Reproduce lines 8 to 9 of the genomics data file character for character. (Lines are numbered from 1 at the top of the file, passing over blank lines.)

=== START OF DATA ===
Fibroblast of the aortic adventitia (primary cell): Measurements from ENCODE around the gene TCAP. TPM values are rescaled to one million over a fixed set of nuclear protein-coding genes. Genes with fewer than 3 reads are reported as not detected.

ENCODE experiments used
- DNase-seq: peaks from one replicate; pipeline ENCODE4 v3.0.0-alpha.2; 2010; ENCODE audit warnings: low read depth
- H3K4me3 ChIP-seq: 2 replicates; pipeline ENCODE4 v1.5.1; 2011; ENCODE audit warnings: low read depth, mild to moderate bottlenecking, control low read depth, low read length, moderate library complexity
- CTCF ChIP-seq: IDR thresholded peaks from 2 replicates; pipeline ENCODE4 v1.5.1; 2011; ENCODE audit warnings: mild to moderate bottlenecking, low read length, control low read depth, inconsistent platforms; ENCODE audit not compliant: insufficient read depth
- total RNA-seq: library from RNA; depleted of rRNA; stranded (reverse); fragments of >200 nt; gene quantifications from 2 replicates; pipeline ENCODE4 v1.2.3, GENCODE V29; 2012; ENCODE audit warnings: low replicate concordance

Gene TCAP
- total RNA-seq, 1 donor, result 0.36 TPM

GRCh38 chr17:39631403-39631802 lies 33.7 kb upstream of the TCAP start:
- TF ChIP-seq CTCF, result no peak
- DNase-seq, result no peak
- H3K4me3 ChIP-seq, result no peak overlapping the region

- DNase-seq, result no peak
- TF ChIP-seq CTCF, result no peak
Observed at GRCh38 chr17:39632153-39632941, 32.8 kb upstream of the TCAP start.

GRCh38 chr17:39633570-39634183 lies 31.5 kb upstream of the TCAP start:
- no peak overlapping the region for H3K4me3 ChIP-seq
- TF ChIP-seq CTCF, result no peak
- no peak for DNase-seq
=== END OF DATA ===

- total RNA-seq, 1 donor, result 0.36 TPM

GRCh38 chr17:39631403-39631802 lies 33.7 kb upstream of the TCAP start: